The most authoritative source of information about the currency allocation of foreign exchange reserves, the International Monetary Fund's COFER data, was just released for the fourth quarter of 2009.

As we've suggested, based on the dollar's appreciation, the greenback's share of reserves increased. In the fourth quarter the dollar's share of allocated reserves rose to 62.1% from 61.5%. The euro's share slipped to 27.4% from 27.8%.

The yen's share slipped to 3% from 3.2% and sterling's share was steady at 4.3%. The catch-all category of other currencies rose to 3.1% from 3%. This includes Canadian dollars and Australian dollars as well as a host of other currencies that are used on the margins like the Norwegian kroner.

Valuation often seems to explain the bulk of the volatility in the currency allocations. However, dollar holdings actually increased by about $109 billion in the fourth quarter after a $51 billion increase in the third quarter and a $40 billion increase in the second quarter. In the first quarter of 2009, dollar holdings had slipped by about $62 billion.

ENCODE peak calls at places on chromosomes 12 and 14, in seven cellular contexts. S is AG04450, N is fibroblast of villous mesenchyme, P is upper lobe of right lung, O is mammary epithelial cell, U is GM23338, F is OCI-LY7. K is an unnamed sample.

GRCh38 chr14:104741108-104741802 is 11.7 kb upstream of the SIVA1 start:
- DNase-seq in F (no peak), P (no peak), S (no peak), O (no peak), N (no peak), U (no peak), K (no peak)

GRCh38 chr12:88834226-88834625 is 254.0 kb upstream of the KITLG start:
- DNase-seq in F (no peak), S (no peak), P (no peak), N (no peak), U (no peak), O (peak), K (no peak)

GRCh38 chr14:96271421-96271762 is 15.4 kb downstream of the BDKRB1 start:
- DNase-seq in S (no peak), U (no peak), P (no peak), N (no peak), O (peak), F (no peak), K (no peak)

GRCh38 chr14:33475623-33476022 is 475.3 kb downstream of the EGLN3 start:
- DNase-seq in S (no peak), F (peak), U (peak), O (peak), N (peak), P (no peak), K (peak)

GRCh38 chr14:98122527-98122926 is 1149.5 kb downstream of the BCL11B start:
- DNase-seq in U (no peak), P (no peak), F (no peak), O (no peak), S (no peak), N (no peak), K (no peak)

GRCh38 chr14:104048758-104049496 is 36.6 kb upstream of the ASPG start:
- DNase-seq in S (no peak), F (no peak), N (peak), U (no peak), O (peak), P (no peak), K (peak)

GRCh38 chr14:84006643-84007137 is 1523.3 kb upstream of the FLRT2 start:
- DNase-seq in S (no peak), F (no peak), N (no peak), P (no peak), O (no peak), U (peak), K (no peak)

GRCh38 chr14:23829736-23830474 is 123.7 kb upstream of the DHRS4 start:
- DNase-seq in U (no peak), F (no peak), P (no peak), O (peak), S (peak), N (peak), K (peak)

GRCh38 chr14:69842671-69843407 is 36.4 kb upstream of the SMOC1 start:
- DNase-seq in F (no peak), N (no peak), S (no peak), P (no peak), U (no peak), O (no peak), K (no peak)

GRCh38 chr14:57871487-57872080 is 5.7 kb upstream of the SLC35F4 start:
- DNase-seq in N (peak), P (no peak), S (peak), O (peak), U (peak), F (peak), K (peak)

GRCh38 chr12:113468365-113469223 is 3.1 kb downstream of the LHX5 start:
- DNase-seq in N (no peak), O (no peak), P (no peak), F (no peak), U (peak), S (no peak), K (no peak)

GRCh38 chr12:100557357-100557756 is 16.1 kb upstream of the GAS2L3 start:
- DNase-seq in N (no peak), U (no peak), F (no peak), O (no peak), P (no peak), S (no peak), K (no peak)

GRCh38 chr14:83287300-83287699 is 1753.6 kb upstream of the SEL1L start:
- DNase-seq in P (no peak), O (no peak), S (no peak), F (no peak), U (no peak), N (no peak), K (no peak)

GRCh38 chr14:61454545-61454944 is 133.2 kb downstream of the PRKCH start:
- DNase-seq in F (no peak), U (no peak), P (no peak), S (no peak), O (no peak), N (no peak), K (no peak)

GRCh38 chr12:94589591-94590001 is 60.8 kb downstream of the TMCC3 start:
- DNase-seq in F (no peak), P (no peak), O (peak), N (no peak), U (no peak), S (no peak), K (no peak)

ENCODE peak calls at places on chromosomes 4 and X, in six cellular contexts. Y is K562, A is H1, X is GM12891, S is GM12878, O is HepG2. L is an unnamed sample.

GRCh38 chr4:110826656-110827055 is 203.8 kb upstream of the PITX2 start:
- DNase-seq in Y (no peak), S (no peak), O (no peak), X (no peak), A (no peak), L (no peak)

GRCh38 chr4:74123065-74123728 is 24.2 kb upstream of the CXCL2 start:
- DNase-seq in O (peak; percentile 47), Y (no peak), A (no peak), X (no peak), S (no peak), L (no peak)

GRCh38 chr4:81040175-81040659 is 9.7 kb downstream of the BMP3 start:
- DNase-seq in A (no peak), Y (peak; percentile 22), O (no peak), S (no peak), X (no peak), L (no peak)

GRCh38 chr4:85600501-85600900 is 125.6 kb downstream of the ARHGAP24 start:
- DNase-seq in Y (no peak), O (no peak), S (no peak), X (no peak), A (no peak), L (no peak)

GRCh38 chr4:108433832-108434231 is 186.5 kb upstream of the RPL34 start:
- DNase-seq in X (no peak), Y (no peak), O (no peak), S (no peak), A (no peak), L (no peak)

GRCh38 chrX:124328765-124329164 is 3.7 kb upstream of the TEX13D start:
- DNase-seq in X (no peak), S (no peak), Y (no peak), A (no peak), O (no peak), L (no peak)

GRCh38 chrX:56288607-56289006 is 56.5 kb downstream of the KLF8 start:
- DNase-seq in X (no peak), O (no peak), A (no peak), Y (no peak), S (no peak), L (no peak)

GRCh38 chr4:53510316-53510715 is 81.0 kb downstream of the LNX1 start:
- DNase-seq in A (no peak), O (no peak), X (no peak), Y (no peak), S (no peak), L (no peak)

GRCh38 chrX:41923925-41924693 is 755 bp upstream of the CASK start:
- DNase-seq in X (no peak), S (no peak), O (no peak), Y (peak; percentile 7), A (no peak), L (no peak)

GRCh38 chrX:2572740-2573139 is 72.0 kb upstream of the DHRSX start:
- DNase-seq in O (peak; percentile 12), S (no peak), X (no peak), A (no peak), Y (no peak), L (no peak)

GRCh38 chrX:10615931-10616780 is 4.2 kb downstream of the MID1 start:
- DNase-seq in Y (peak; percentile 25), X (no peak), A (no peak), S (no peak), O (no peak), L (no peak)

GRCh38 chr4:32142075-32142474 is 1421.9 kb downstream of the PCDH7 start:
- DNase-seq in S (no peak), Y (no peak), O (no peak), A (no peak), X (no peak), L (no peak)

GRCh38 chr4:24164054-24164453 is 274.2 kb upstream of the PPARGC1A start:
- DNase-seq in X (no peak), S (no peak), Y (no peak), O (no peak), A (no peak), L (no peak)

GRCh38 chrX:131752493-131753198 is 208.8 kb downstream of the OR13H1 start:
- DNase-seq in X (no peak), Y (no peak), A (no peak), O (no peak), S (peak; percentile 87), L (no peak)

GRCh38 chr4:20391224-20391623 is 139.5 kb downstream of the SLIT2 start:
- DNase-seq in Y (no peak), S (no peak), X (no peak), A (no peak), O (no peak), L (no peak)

Given the euro's decline of almost 5.7% against the dollar in the first quarter of 2010 and the 6.3% decline of sterling, and with the yen flat, it seems likely that the dollar's share of reserves likely rose in the first quarter as well.

The euro fell about 2% in the fourth quarter so the fact that the dollar value of euro reserves rose by $19 billion it suggests that euros were added to reserves too.

On the other hand, the yen fell about 3.5% against the dollar and the dollar value of yen reserves fell by $6 billion, likely reflecting valuation adjustment. Sterling rose 1.2% in the fourth quarter of 2009, and the dollar value of sterling reserves rose by about $3.5 billion. This too looks mostly like valuation adjustments.

Taking a step back, the dollar value overall of reserves rose to $8.08 trillion. Only 56.5% of the reserves are known by currency allocation. Unallocated reserves rose by about $77 billion in the fourth quarter. China, of course, accounts for the bulk of the unreported, but don't forget Taiwan isn't a member of the IMF and so its reserves aren't allocated either.

Marc Chandler has been covering the global capital markets in one fashion or another for nearly 20 years, working at economic consulting firms and global investment banks. Currently, he is the chief foreign exchange strategist at Brown Brothers Harriman. Recently, Chandler was the chief currency strategist for HSBC Bank USA. He is a prolific writer and speaker and appears regularly on CNBC. In addition to being quoted in the financial press, Chandler is often a guest writer for the Financial Times. He also teaches at New York University, where he is an associate professor in the School of Continuing and Professional Studies. While Chandler cannot provide investment advice or recommendations, he appreciates your feedback; click here to send him an email.

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